In August 2010, the Federal Reserve Board directed banks to seek customer approval before enrolling them in high-cost overdraft coverage. Now nearly a year later, a new survey by the Center for Responsible Lending finds there are still lingering consumer misperceptions as to what consumers believe they were actually signing up for.
Among consumers who opted in to overdraft, 64 percent thought they were getting coverage to avoid bounced checks even though overdraft only affects debit card and ATM transactions. For other survey respondents, overdraft enrollment was chosen as a means to stop a barrage of solicitations in varying forms.
Comparing the difference between the numbers of bank customers choosing overdraft (33 percent) with those who declined it (67 percent), strongly suggests there is little customer interest in the product itself. Rather it is the marketing manipulations and aggressive sales tactics that together that are pressuring bank customers to accept overdraft.
CRL’s new survey findings may suggest that given the banks’ ability to manipulate current disclosure requirements, perhaps disclosure alone is not enough. A new or enhanced role for regulators might be the appropriate remedy.
Unfair overdraft fees, at an average of $34 per usage, are a boon for the banks totaling $24 billion each year. Debit card transactions are the most common trigger for overdrafts. By contrast, paper checks account each year for approximately one quarter of overdrafts. And, some banks pump up the number of fees they can charge by manipulating the order in which they subtract charges during the daily balance.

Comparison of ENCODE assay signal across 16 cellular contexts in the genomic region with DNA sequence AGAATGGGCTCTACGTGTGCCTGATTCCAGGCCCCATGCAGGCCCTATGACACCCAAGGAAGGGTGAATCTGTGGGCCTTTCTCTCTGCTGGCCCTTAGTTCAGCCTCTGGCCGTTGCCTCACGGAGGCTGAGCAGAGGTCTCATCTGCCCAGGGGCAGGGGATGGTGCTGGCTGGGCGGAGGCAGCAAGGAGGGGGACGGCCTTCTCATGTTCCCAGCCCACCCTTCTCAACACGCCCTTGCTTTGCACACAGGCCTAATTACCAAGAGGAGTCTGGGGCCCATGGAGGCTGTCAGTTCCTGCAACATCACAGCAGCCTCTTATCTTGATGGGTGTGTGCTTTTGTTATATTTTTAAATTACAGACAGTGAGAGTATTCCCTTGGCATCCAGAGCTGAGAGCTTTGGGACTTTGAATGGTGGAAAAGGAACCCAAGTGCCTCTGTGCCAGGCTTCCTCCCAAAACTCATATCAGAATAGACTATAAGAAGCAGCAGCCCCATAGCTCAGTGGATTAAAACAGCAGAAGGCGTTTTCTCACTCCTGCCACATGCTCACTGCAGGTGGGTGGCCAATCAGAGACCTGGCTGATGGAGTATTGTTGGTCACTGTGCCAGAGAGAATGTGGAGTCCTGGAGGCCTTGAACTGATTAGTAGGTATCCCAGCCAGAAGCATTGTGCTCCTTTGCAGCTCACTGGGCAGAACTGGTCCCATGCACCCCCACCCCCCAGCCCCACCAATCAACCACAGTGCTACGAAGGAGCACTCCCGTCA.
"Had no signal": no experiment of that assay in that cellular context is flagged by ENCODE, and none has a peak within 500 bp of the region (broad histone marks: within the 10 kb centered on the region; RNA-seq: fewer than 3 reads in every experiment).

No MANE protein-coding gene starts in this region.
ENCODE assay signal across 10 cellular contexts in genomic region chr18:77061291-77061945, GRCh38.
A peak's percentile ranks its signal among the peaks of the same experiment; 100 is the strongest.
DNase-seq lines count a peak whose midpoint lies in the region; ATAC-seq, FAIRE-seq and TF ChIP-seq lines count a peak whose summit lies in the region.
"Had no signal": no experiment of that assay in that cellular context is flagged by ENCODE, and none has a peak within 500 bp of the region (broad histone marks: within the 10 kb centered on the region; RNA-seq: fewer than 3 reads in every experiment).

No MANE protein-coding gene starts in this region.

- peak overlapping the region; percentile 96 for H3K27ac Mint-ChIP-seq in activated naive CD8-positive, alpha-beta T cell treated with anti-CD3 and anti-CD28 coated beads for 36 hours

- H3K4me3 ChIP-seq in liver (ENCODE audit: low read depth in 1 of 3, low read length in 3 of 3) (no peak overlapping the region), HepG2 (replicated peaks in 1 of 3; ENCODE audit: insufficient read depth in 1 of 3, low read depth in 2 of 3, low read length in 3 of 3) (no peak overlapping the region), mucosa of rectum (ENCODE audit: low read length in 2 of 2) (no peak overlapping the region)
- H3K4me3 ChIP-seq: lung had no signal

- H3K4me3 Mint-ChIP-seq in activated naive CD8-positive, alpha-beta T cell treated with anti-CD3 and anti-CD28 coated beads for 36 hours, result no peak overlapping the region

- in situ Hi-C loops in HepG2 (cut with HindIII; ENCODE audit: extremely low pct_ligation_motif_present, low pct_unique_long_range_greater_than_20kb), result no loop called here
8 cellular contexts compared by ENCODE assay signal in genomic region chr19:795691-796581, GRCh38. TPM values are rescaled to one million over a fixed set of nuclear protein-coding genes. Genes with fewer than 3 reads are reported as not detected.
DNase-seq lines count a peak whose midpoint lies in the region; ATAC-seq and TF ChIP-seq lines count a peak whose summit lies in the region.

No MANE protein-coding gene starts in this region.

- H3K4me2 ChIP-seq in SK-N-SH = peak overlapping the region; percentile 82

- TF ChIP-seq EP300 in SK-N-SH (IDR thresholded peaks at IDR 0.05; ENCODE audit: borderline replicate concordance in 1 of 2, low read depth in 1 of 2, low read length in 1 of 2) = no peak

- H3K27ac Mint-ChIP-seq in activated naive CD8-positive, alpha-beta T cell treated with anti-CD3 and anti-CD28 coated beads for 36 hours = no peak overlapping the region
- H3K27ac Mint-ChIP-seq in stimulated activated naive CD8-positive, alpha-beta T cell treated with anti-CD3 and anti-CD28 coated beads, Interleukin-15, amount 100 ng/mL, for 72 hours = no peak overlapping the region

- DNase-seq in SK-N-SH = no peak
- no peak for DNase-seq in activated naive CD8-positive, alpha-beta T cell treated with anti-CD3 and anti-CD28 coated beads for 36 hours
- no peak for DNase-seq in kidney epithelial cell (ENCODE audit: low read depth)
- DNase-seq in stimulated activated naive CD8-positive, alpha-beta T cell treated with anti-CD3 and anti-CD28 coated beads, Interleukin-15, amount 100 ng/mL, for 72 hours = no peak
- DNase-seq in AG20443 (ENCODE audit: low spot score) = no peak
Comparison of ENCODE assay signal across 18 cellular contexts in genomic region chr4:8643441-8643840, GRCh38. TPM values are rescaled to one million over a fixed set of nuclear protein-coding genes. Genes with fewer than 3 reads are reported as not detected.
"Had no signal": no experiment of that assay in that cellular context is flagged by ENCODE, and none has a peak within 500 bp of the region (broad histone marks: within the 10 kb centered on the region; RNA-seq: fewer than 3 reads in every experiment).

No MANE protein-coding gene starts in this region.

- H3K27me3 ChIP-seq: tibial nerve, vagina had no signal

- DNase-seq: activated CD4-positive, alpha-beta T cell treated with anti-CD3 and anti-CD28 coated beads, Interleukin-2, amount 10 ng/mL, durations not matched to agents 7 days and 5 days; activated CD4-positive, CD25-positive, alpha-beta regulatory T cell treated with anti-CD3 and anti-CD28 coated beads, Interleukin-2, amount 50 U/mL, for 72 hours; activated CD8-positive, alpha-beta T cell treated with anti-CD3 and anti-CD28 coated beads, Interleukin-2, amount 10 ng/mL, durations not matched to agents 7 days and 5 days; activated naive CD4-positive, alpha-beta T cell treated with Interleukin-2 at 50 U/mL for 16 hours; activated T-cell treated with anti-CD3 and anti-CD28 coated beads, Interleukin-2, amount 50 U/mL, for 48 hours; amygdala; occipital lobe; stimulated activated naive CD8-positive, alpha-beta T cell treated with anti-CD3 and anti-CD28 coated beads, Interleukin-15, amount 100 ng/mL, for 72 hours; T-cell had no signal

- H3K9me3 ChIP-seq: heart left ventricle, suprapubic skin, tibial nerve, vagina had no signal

While banks push a questionable product on their customers, they fail to clearly convey the free and low-cost options to overdraft such as linking checking and savings accounts or low-cost lines of credit. Neither do banks consistently make clear to customers that overdraft fees are assessed for each transaction under these programs.
Sadly for many customers, it is only when they review a bank statement that they realize how many overdraft fees have been charged within a billing cycle. Multiple fees totaling several hundred dollars in a given month particularly affect consumers with low bank balances and those who live paycheck-to-paycheck.
If public monies could be used to rescue banks in financial crisis, it seems reasonable for banks to change their own operations in ways that won’t cause consumers unnecessary financial crises.
Charlene Crowell is the Center for Responsible Lending’s communications manager for state policy and outreach. She can be reached at: Charlene.firstname.lastname@example.org